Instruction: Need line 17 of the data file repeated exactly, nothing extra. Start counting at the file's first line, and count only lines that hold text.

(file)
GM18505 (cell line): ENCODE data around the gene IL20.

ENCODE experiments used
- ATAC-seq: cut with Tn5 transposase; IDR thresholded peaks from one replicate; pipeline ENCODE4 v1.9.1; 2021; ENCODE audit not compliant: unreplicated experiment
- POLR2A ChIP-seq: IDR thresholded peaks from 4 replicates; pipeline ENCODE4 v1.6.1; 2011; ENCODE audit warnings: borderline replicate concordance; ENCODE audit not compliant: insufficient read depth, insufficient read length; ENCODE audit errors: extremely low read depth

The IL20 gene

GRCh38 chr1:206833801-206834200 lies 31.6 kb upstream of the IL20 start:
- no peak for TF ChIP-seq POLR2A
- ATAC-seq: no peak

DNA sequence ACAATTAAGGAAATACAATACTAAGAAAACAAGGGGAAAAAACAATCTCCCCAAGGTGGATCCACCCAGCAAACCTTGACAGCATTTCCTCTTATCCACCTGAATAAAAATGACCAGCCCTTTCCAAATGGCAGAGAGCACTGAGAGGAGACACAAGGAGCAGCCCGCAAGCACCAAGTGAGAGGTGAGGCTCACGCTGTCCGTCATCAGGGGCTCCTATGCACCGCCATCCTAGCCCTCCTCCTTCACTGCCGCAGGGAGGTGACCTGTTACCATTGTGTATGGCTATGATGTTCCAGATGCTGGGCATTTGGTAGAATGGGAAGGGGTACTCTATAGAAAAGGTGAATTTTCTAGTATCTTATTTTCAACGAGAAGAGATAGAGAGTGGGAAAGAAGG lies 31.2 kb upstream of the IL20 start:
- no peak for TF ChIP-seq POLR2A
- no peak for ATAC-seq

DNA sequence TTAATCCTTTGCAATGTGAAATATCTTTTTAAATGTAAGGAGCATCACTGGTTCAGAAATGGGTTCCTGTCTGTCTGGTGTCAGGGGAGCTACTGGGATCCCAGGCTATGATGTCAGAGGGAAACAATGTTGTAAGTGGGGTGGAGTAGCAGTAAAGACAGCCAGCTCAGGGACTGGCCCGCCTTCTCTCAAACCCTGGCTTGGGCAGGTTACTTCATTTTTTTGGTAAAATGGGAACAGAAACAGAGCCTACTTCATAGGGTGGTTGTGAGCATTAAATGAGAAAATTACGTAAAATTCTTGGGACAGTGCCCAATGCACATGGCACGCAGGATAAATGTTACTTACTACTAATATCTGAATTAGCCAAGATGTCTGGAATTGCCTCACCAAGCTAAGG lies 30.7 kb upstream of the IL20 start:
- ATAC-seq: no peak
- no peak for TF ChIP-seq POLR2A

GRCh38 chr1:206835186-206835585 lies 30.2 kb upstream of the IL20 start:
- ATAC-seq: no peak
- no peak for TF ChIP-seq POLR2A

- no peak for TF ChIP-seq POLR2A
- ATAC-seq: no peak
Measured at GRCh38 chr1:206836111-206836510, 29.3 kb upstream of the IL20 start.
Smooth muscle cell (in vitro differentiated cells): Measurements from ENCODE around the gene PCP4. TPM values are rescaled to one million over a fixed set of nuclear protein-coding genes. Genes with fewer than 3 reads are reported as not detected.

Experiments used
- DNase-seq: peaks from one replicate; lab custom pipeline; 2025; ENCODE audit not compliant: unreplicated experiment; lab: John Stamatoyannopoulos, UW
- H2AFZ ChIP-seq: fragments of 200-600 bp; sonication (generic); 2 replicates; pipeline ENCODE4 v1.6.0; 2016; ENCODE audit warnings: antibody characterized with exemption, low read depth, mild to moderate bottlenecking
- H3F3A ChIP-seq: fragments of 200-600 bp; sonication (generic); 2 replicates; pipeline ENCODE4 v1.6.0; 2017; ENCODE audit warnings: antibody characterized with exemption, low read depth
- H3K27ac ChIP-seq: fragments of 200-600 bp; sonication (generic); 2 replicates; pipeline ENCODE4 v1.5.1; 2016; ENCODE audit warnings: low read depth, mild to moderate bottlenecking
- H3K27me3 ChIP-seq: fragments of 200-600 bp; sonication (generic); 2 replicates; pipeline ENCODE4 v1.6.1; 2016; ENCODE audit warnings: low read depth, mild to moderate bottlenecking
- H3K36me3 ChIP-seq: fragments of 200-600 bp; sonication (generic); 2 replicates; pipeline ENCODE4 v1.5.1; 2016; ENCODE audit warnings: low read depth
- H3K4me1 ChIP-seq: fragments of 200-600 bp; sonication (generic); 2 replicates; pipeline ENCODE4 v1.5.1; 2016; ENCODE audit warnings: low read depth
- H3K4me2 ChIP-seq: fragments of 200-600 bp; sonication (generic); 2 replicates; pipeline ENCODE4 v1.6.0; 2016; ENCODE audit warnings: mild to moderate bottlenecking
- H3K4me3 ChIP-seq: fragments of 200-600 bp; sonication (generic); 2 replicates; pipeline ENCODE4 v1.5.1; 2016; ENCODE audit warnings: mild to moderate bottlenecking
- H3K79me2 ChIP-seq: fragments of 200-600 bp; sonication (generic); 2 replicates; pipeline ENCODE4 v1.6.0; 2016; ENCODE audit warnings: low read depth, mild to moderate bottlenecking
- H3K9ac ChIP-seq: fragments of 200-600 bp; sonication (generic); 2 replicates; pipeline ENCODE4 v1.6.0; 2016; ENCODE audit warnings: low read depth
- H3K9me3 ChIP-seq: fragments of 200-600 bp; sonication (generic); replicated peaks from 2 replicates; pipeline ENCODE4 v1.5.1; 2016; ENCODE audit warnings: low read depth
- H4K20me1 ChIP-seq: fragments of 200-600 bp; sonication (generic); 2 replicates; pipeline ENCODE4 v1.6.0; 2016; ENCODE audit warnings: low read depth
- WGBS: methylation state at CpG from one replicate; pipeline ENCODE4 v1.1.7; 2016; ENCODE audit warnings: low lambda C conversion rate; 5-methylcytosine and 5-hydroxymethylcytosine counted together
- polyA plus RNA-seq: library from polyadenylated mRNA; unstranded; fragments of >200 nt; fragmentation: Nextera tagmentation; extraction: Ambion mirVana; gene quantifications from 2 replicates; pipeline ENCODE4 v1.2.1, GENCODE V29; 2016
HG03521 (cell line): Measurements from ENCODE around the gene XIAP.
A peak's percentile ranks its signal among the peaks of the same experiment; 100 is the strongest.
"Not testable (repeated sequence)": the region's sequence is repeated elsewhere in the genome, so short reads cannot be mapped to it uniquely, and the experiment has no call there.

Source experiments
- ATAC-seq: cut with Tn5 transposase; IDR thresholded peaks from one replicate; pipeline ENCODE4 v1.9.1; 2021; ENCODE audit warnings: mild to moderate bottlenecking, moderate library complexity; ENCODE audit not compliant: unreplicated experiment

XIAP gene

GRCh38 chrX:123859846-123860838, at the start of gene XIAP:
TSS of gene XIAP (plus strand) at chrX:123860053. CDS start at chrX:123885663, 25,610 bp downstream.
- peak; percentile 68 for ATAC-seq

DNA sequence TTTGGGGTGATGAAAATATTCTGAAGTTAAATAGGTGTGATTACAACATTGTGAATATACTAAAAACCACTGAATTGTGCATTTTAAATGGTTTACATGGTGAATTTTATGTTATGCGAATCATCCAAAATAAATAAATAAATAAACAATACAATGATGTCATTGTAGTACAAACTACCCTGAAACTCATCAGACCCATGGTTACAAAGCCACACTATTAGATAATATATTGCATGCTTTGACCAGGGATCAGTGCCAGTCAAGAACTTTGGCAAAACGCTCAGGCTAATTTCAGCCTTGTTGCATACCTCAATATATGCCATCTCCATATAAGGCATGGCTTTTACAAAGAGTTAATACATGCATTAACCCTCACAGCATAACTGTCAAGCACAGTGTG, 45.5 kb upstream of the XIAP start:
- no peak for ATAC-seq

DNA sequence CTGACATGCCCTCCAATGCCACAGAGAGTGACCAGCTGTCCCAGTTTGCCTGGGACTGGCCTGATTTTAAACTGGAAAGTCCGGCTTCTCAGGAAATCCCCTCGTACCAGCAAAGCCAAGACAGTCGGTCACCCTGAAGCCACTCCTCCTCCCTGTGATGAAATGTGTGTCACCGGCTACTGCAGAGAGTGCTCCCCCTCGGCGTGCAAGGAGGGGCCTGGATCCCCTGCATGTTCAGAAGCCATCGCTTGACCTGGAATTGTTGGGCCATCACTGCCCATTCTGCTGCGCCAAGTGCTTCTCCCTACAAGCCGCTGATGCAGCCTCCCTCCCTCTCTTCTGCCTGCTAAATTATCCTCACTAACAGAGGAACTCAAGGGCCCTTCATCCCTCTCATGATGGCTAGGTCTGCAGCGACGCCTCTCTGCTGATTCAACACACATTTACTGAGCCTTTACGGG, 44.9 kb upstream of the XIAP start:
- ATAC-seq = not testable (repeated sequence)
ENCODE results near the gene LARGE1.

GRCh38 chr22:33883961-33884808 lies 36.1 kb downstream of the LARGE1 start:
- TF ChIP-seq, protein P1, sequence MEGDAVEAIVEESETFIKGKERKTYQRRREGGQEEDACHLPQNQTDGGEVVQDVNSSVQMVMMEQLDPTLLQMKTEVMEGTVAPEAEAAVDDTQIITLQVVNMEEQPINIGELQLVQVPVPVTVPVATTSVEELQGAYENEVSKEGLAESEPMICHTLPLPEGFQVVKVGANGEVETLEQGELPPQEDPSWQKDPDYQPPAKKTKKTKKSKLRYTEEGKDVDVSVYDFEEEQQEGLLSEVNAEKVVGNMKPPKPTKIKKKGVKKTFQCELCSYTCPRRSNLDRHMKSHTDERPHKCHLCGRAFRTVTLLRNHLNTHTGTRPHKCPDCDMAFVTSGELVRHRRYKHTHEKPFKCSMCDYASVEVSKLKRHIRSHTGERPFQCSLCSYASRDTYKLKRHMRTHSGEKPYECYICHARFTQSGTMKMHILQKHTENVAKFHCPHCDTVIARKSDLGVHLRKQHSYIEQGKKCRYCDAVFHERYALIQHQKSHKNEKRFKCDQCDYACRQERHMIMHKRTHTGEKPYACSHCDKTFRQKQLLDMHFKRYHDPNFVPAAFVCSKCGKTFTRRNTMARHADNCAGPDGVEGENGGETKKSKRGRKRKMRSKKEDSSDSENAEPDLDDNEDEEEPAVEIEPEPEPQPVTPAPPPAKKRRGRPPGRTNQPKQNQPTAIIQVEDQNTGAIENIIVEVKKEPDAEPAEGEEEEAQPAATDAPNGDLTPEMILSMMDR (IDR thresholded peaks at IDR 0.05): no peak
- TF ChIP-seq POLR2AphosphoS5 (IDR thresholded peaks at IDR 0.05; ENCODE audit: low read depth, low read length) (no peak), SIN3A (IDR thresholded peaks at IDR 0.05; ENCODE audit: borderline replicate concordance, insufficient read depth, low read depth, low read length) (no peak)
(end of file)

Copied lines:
- no peak for TF ChIP-seq POLR2A